Perfect Partners: Inventors discuss the art of collaboration
What makes inventor partnerships work?! We find out from two pairs of collaborating studios in Making Things & Phase Two and Big Ideas & Tricky…
Fi, Mat, thanks for making time. First off, what first brought Making Things and Phase Two together?
Mat Hall, Phase Two: Having worked with Fi across a number of brands and products in my previous role, I knew we shared a passion for designing meaningful play experiences. A few years later, when we started Phase Two, our mission was to surround ourselves with like-minded, positive, creative people… So naturally Fi was one of the first people I spoke to about collaborating. Luckily, she was equally enthusiastic and it was then just a question of waiting for the right opportunities!
What are some of the benefits of collaborating over solo inventing?
Fi O’Malley, Making Things: Collaborating is like rocket fuel to a concept – a power up! A double dose of quality, efficiency, creativity, innovation, pitch deliverables… The list keeps going. It can expedite everything. Our aim is to make our licensee partners’ R&D life easier by trying to go above and beyond the traditional inventor-model deliverables. We want to make their yeses easier and no’s harder.
How does this practically work? Do you divide up responsibilities?
MH: We both instinctively know where our strengths lie, but with any creative process, front-end stages are blurry with a mixture of face-to-face meetings, scribbles sent via WhatsApp, shared mood boards and eureka moments when we’re out and about. Once we have a fixed brand and concept direction, it comes down to processing the presentation content, designing, making, testing… Then making again!
What’s the key to making this kind of collaboration work?
FO: Respect. Mat is one of the most talented designers I’ve ever known; I’m lucky to work with him. We speak the same design language. We like ‘go big or go home’ type thinking on a concept. We love to create platforms, brands and cross-industry IP.
And the most simple one: Being mates! Working with Mat and his studio gives me that homely feel I’d get from the in-house days. You have camaraderie, a team and a sounding board for the days you might cry… So you end up crying with laughter rather than actual tears!
MH: We were really lucky that we’d worked together for many years, so there was already a foundation of trust, respect and a shared vision. We still get a buzz from creating and sharing our work so maintaining that focus comes naturally.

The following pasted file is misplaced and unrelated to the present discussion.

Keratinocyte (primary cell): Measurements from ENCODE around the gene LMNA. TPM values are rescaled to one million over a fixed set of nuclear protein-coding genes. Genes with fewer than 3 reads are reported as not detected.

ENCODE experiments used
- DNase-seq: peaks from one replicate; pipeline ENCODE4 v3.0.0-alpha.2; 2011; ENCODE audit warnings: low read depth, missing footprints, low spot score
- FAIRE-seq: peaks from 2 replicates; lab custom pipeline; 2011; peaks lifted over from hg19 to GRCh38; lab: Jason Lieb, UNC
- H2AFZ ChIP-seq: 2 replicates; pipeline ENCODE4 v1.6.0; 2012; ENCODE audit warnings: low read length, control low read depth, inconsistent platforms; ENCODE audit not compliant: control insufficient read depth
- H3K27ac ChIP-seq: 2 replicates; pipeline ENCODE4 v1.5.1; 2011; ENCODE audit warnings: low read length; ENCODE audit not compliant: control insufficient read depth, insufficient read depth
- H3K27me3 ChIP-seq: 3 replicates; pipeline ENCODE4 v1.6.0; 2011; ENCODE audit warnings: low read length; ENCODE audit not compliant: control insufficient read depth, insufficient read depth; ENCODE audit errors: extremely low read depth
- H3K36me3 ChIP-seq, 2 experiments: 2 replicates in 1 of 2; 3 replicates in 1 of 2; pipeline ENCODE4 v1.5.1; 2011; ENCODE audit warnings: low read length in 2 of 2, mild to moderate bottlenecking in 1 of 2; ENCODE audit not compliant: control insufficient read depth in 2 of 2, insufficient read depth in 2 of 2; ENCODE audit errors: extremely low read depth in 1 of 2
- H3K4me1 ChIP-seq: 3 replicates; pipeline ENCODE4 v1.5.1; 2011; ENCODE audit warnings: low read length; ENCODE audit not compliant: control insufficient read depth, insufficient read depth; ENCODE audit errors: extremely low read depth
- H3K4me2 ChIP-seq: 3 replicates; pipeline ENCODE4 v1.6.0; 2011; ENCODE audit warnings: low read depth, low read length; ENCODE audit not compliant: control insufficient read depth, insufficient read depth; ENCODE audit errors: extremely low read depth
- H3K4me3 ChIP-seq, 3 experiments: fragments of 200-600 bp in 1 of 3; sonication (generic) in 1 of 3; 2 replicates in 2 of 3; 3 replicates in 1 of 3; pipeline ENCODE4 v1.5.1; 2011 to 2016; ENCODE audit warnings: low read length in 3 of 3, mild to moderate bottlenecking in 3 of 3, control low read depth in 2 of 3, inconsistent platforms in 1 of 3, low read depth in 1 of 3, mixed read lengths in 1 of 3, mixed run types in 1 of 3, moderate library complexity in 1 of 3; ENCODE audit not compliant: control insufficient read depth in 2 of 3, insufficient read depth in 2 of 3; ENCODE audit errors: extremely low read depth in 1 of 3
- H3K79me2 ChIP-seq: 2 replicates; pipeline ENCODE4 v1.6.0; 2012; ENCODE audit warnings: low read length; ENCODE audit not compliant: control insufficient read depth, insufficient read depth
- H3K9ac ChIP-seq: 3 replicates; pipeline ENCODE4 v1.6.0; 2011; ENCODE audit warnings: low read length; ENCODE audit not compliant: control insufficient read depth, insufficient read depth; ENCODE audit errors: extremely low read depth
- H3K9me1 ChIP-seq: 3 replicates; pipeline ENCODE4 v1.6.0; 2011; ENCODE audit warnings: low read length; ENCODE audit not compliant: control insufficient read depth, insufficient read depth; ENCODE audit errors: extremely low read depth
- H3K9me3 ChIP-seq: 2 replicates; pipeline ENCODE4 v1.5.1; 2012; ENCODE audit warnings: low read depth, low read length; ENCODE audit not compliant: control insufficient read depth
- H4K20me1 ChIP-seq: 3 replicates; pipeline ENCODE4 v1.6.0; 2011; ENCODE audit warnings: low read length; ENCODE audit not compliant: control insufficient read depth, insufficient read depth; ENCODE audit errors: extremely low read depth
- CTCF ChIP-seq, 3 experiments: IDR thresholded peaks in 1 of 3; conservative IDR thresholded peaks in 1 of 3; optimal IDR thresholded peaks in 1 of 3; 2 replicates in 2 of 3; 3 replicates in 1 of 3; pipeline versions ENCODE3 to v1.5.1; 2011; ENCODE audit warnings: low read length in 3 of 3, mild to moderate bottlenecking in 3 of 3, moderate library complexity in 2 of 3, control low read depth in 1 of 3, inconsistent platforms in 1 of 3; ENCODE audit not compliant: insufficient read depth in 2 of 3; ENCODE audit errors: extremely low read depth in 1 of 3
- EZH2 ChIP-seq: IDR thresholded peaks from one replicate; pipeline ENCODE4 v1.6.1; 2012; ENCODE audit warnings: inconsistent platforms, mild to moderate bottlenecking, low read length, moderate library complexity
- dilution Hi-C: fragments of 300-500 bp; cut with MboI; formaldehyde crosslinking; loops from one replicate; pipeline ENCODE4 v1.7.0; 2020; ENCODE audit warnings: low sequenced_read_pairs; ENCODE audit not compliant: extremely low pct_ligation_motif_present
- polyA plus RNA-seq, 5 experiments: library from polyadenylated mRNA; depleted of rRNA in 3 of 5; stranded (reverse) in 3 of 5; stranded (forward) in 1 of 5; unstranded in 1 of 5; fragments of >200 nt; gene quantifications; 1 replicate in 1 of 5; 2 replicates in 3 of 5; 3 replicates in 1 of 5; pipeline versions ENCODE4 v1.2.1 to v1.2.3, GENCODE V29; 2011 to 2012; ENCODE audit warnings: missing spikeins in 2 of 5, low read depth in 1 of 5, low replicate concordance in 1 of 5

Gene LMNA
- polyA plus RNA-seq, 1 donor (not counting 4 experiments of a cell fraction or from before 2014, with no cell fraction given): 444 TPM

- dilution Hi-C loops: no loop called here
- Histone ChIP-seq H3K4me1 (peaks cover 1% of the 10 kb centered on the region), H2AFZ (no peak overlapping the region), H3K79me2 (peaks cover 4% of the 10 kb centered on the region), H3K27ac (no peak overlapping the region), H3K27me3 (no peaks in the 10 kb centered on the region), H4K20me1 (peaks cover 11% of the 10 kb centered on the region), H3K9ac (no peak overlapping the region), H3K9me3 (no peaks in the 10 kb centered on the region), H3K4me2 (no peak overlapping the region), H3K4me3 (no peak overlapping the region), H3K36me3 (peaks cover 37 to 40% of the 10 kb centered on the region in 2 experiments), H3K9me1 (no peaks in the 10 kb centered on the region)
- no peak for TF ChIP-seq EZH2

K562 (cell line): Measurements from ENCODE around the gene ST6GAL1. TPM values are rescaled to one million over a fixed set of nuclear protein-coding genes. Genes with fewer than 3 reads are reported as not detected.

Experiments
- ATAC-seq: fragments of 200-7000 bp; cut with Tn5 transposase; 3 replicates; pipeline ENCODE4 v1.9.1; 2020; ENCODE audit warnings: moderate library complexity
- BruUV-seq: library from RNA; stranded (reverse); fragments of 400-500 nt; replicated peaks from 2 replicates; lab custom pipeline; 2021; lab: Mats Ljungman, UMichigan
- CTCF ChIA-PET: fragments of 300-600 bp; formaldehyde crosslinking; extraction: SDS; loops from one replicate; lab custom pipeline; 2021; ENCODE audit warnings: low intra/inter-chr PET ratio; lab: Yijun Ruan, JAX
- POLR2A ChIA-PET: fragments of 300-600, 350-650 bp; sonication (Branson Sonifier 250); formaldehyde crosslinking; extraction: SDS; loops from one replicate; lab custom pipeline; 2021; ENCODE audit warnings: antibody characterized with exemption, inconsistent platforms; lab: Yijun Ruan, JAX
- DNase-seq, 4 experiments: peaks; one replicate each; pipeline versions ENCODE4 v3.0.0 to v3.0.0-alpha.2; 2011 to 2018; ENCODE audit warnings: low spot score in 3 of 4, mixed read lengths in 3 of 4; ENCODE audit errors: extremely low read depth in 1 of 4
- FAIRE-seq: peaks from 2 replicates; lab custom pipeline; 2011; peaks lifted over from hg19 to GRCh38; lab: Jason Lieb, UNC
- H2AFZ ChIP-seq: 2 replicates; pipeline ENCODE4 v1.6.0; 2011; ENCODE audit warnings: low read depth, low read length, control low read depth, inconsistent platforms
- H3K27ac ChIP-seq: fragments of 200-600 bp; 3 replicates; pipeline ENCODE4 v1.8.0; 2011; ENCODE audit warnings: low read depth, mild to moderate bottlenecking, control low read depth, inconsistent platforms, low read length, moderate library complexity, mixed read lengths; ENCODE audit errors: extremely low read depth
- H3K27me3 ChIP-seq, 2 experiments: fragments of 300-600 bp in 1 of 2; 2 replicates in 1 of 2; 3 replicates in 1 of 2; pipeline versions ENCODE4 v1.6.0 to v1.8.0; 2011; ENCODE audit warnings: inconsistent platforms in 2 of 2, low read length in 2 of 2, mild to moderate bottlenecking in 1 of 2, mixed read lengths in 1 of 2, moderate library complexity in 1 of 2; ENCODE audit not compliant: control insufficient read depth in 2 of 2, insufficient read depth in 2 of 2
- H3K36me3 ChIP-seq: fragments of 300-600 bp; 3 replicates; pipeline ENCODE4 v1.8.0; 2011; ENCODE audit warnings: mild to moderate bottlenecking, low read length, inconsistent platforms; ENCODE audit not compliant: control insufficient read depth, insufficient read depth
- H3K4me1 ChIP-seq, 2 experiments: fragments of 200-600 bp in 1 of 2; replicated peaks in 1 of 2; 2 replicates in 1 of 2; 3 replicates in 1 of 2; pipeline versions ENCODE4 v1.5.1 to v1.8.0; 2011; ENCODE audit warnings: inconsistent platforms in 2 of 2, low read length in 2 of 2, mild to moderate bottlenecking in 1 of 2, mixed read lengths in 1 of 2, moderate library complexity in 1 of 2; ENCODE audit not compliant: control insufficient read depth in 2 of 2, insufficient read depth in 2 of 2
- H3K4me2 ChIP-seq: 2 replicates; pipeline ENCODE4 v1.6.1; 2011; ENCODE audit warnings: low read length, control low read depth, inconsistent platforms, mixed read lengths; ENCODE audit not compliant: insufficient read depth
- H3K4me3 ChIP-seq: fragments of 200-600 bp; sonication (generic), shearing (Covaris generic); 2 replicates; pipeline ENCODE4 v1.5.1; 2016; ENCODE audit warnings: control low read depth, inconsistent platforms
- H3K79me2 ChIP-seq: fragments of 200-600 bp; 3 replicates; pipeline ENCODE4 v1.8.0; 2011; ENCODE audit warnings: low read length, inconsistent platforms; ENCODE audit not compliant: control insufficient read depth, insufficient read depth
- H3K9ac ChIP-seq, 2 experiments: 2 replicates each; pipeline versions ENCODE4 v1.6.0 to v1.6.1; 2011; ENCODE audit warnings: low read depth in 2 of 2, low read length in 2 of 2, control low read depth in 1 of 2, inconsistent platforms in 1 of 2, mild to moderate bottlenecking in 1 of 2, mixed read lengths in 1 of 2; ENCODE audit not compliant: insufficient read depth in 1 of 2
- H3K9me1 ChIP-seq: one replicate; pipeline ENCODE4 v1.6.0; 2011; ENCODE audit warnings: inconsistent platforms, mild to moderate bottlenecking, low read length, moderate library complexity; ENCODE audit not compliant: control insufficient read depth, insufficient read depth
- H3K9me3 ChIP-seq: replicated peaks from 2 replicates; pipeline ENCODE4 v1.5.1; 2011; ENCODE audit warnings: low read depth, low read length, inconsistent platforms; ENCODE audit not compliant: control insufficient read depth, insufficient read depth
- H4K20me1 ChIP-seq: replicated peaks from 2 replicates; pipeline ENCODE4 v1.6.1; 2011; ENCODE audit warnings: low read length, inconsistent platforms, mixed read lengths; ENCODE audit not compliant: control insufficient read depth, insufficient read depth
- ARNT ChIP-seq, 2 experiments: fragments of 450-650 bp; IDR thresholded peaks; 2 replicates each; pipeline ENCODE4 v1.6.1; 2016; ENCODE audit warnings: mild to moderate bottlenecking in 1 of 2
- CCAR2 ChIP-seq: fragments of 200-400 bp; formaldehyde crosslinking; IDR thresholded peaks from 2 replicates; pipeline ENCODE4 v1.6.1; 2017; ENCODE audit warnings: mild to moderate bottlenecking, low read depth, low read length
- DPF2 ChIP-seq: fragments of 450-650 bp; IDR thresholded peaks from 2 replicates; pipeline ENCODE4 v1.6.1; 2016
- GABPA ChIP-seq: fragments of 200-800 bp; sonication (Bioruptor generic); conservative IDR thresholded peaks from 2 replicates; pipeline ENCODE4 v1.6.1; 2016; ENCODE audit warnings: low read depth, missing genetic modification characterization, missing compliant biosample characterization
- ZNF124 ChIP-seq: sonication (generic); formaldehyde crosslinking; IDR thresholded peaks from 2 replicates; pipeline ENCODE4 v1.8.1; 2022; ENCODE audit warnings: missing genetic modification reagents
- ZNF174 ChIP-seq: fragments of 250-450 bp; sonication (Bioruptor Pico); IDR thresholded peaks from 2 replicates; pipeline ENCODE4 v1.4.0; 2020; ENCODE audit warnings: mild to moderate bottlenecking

Guys, it’s always lovely to catch up. How did Tricky and Big Ideas start working together?
Simon Skelton & Ruth Elliott, Big Ideas: We’d known each other for a long time before we started working together. We knew we were like-minded and this led to giving collaboration a try. It started a few years ago with the odd project – emphasis on the ‘odd’ projects! Now it’s lots of projects!
Geoff House, Tricky: Yeah, that’s right. We’ve known each other for ages and I’ve always liked the stuff that Simon and Ruth have launched, so it seemed like a good idea to discuss a few projects that we thought had potential but were a bit stuck on. This proved to be loads of fun so we’ve continued to work on stuff together!
What are some of the perks of working together over solo inventing?
SS & RE: Solo inventing can be a lonely place. Working with others creates a constant environment of challenge and improvement. It helps to push ideas to their limit. And each of us to our limits too.
GH: After 15 years of working pretty much solo, it’s great to be able to bounce ideas around with other people. Initially, it was great to work on my own – that was one of the main attractions of inventing for me – but I enjoy working on ideas with friends even more. It feels like we cut through the ‘okay’ ideas and get to the good stuff quicker.
Do you all get together to come up with ideas? How does it work?
SS & RE: We get together regularly. It’s important. Especially when there are games to play. And we each have our own fortes, so we concentrate on different aspects of development. When it comes to ideas though, these are always collaborative.
GH: It also helps that we’re all ideas focused and familiar with all the different aspects of being inventors, so we sometimes come at problems from different perspectives. We undoubtedly pick up on things that may have been missed in a solo environment.
What do you feel is key to successful collaboration?
GH: Open, honest discussions about the items we put on the table to work on together. No one wants to be working on an item they don’t believe in.
SS & RE: Yes, brutal honesty… With each other and with our clients. And being open to change… To get the best out of a concept, we each have to listen to and push each other.
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